New York Times gives Harris a pass: A funny thing happened when Candidate Harris offered her gender pay gap proposal. For background, see Tuesday's report.
NBC4 in Los Angeles offered some very limited push-back against the candidate's statistical claims. The station's slightly uncertain push-back went exactly like this:
NBC4, via CITY NEWS SERVICE (5/19/19): The gender pay gap is the ratio of female-to-male median or average yearly earnings. Liberals customarily attribute it to discrimination. Conservatives have cited such factors as men being more likely to work more hours and marriage and motherhood resulting in lower earnings for women.The following night, Harris appeared on MSNBC's The Beat with Ari Melber and made a series of familiar yet bogus statistical claims (for transcript, see Tuesday's report). Via City News Service, NBC4 had offered some limited push-back the night before.
"Once we start controlling individually for the many relevant factors that affect earnings, e.g. hours worked, age, marital status and having children, most of the raw earnings differential disappears," Mark J. Perry, a scholar at Washington-based think tank the American Enterprise Institute and a professor of economics and finance at the University of Michigan-Flint wrote on AEI's economics blog, Carpe Diem.
In truth, the push-back was very limited. That text suggests that it's only conservatives who dispute the statistical claims Harris offered.
In fact, specialists of all persuasions agree with the claims attributed to Perry. Specialists of all persuasions agree that "once we start controlling for the many relevant factors that affect earnings [including] hours worked...most of the raw earnings differential disappears."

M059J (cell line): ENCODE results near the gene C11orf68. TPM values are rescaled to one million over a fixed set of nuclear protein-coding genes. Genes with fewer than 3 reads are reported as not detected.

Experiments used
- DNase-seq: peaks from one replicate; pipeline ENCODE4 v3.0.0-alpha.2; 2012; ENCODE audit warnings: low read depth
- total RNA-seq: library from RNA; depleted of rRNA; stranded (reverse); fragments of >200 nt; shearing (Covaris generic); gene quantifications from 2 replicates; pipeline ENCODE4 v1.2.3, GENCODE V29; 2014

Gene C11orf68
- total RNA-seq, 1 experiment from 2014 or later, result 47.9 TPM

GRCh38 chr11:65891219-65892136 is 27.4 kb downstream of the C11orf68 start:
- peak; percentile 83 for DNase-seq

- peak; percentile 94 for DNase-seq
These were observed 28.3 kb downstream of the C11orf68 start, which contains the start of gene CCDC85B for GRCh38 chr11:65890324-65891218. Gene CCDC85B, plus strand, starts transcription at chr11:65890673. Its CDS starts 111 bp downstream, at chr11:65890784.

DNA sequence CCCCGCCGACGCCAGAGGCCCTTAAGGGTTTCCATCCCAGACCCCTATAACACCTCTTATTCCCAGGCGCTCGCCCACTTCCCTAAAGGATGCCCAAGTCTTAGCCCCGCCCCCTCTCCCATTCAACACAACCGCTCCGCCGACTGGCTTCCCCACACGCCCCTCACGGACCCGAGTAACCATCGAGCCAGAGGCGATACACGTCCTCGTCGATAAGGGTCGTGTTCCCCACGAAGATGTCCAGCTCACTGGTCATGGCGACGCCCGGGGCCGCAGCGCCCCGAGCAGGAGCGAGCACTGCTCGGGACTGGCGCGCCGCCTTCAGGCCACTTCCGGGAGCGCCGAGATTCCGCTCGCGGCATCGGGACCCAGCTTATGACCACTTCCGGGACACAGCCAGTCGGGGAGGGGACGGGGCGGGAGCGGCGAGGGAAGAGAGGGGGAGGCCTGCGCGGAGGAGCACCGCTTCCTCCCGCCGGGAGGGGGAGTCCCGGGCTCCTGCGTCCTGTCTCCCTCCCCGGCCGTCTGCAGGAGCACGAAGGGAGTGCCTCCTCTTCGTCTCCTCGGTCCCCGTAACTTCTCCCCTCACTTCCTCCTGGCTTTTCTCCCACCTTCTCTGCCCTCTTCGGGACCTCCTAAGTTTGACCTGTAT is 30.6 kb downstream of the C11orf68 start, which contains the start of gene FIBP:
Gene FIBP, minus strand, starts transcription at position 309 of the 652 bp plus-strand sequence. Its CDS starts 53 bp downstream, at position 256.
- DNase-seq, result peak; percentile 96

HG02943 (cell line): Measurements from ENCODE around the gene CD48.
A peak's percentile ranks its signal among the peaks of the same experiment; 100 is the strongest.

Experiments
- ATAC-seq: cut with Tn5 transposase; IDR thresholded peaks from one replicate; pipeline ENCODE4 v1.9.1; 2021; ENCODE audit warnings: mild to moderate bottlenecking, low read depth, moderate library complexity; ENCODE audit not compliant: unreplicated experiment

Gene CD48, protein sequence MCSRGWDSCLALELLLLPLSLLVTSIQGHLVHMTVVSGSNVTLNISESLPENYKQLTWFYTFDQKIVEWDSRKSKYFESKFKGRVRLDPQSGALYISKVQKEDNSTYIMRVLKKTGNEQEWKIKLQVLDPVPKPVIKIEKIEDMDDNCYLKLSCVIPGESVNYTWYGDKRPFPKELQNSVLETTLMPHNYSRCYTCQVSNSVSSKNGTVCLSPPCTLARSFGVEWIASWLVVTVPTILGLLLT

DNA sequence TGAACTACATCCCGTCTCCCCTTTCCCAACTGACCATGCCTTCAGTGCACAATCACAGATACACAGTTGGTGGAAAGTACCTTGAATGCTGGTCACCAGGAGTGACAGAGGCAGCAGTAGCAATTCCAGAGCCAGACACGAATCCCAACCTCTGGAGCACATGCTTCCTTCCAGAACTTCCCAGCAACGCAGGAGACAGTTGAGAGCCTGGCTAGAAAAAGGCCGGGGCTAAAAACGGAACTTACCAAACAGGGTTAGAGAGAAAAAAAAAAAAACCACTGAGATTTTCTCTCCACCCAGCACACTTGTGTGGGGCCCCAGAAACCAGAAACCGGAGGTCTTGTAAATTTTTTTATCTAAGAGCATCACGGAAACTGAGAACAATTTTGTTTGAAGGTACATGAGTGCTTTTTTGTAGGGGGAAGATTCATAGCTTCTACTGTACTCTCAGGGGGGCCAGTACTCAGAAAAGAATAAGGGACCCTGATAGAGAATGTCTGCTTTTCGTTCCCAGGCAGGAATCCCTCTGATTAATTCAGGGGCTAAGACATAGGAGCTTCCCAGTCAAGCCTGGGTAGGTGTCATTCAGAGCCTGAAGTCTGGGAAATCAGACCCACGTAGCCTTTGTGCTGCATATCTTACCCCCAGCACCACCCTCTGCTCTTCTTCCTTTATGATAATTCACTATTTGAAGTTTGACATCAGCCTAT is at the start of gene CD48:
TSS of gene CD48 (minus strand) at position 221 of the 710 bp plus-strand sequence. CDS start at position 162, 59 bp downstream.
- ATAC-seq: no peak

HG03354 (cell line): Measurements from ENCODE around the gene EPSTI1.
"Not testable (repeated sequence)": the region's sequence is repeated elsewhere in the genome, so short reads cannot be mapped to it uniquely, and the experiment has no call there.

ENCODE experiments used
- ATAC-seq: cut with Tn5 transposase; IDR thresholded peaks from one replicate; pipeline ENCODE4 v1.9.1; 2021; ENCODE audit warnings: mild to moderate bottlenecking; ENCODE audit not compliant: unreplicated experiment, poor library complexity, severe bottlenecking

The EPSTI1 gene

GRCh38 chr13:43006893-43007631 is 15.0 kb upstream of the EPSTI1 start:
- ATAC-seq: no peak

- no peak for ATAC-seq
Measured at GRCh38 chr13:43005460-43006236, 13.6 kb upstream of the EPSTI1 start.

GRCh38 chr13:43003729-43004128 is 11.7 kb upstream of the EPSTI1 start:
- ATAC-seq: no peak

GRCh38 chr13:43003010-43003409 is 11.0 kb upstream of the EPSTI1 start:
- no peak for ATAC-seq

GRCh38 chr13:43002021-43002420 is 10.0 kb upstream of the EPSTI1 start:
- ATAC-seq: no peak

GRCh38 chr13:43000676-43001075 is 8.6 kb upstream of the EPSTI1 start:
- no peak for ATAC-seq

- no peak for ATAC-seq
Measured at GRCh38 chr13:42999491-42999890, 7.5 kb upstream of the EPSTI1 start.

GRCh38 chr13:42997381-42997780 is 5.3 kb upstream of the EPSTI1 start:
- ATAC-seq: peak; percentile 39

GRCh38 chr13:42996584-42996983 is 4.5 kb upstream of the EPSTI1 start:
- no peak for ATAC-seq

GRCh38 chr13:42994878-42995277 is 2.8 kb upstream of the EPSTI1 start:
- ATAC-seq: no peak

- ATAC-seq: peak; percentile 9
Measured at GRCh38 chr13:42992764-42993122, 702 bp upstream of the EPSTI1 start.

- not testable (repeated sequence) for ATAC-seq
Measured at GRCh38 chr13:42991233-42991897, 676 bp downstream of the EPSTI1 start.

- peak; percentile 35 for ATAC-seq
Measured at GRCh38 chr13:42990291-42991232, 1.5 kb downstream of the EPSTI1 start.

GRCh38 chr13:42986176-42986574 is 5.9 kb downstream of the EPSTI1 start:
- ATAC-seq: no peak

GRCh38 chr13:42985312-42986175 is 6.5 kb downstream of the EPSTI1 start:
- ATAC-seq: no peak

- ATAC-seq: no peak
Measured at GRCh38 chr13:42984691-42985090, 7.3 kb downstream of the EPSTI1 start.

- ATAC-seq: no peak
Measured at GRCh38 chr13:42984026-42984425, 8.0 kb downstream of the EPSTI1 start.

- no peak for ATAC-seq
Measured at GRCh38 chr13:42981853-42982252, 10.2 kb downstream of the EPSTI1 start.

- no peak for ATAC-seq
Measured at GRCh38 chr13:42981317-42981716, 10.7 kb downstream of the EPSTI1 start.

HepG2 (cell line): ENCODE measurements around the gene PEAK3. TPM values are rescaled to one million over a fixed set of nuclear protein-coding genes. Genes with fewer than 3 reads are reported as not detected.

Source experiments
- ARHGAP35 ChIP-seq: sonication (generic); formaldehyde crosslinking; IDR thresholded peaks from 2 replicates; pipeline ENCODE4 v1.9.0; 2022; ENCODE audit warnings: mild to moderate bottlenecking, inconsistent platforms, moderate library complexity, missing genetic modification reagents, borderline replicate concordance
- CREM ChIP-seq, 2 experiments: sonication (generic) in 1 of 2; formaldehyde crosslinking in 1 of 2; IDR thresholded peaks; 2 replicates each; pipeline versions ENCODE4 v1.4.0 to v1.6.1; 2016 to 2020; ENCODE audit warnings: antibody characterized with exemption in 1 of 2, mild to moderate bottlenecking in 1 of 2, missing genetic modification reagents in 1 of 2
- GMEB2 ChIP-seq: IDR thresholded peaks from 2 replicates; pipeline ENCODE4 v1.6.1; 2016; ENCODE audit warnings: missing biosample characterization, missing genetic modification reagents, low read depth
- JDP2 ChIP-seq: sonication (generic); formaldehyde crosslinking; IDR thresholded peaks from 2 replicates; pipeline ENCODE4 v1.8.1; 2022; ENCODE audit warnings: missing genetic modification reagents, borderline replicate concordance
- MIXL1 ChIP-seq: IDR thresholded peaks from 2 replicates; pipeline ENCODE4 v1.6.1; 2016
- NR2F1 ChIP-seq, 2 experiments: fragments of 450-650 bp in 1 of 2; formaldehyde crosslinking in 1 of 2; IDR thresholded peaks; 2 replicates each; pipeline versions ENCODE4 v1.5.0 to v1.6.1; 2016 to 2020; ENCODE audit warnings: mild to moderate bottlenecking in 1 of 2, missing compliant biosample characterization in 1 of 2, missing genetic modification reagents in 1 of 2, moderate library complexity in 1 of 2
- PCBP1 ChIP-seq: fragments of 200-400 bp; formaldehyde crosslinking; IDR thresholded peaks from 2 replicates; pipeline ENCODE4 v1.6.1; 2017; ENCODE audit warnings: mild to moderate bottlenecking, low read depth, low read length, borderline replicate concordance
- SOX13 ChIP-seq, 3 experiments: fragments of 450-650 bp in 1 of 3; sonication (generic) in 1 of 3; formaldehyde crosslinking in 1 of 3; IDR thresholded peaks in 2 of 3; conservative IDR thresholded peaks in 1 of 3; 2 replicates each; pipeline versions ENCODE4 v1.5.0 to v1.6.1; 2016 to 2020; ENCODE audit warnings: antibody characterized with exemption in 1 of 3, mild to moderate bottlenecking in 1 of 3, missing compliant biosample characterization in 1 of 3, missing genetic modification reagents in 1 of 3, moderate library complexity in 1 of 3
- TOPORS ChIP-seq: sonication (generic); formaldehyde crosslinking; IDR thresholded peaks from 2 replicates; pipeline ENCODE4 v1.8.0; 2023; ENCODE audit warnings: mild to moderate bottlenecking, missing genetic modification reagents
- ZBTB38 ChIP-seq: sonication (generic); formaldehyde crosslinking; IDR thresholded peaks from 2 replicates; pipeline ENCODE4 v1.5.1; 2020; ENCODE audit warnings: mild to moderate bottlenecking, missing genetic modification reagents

Including "hours worked?" Can that really be what he said?
It was interesting to see NBC4 offer this limited bit of push-back because very few others have done so. Note the way the New York Times kept its readers from understanding what they were being told:
HERNDON (5/21/19): The most recent studies on the gender pay gap, which are not based on analogous work, show that women who work full time make 80 cents for every dollar paid to men, adding up to more than $400,000 in missed wages over the course of a woman’s career. The numbers are even worse for women who are also racial minorities—about $1 million in missed wages over a career for Latinas, Native American women and black women, according to an analysis by the National Women’s Law Center.We've highlighted the slippery term the Times used to disguise what was being said. The term was employed by a slippery young reporter, Astead Herndon. Or who knows? Maybe Herndon's unnamed editor reshaped the reporter's work!
"Not based on analogous work!" That's the murky term the New York Times used to keep its readers from understanding what they were being told. We used to be embarrassed to see our liberal team playing this way. By now, we've come to see that this is simply the way our human race functions, especially at end-times like these.
"Not based on analogous work!" In the next day or two, we'll note the types of considerations that wonderfully murky term hides. Keep "hours worked" in mind!
Sometimes, though, a certain highly disordered man has a bit of truth on his side when he thoughtfully rails about the demon he calls "fake news."